Taking the pressure out of everyday meals

I love food and relaxing over a good meal but I do worry about food related things too: how much cooking fuel costs, how sustainable the food I eat is, how I can eat well on a budget.

Soup

If that makes me sound neurotic, I’d rather say that I prefer to think about the best way to do things, rather than putting my head in the sand and carrying on in the way I always have. And the messages about thinking about what and how we eat are really stacking up.

  • Obesity in the west is still a growing problem, while people are starving all over the world. I read that in the UK weight and diet related illnesses such as diabetes are the biggest drain on the health service. 
  • In the UK we throw away around 30% of all food produced – I haven’t seen the current figures, but I am pretty sure we haven’t turned things around significantly in the last couple of years. And this is at a time when most people are finding the cost of living is rising, and income is at best static.
  • Fuel prices are gong up year on year, and likely to continue to do so.
  • The amount of meat eaten in the west per person is unsustainable – as summarised on the BBC Horizon programme last week. Plus eating more than a very small amount of (red) meat each day leads to health issues too – fat around your internal organs for one. Part one of Horizon focused on the amounts of meat we can healthily eat.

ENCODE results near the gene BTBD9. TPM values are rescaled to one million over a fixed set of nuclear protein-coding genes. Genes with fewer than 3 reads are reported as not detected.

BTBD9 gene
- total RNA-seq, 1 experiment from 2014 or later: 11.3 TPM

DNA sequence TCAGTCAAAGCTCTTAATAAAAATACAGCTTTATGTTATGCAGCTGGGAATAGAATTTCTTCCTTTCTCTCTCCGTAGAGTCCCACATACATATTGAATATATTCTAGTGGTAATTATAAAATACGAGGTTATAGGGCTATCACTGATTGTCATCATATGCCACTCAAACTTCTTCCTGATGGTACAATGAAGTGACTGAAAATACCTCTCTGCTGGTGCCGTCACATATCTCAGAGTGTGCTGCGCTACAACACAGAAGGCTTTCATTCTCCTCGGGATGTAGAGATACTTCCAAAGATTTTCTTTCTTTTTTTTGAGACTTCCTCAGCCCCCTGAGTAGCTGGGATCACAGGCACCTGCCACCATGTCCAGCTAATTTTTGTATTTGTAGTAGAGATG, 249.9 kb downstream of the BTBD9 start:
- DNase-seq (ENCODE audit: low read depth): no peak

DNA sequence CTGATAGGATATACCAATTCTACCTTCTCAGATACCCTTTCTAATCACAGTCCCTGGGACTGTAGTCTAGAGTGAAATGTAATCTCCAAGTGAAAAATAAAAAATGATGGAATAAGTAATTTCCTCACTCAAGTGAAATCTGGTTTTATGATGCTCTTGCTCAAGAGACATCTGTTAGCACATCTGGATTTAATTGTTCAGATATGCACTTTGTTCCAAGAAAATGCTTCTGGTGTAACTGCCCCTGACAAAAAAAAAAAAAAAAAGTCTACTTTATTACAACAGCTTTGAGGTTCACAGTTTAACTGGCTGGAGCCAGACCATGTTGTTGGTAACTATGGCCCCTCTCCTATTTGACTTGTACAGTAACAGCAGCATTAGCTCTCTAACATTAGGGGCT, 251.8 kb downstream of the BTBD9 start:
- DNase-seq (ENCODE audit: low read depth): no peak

So in our house we’re reviewing our food and cooking choices to see if we can manage our budget better, eat more sustainably and generally feel we have less to worry about. This is what we’ve done so far:

  • We’re reducing the size of the meals we eat – and this is easier if you eat food like stir fries and shepherd’s pie. You just have a modest portion to begin with, eat slowly and enjoy, and then think carefully about whether you really need a second helping. This ties in well with our efforts to manage our weight through exercise.
  • We make truly delicious vegetable soups from the rather scrawny looking items left in the vegetable rack and fridge on a Saturday, sometimes supplemented by anything seasonal and good value from a shop. You can easily make six servings for just a couple of pounds, and we freeze what we don’t eat to have for lunches later. 
  • We’re trying out meat free days, rediscovering things like jacket potatoes and salads. We’re finding that if they are well done they are delicious. Vegetarian recipes from around the world are well worth checking out.
  • We’re eating more dishes that combine small amounts of meat with terrific vegetables to make food that doesn’t feel meat free – stir fries with a sprinkling of pork, or chicken, or prawns, for example. Shepherd’s/cottage pies with lots of veg in the mix to make the meat go further. We’re slowly learning how to use lentils and pulses well – so they add to the meal rather than dominating it.
  • We’re careful about when we buy meat – we cook a roast on the days when we have company, or know we will use it all through the following days, or have the time to cook something from the leftovers and put a dish in the freezer. Never throw away meat, and only throw away vegetables if you really have to.
  • We check through the freezer regularly to make sure we eat the things we have put in there, rather than having a yearly (or less frequent) sort out, when spoiled food ends up in the bin.

We’ve also bought a pressure cooker, and think this will work well for us.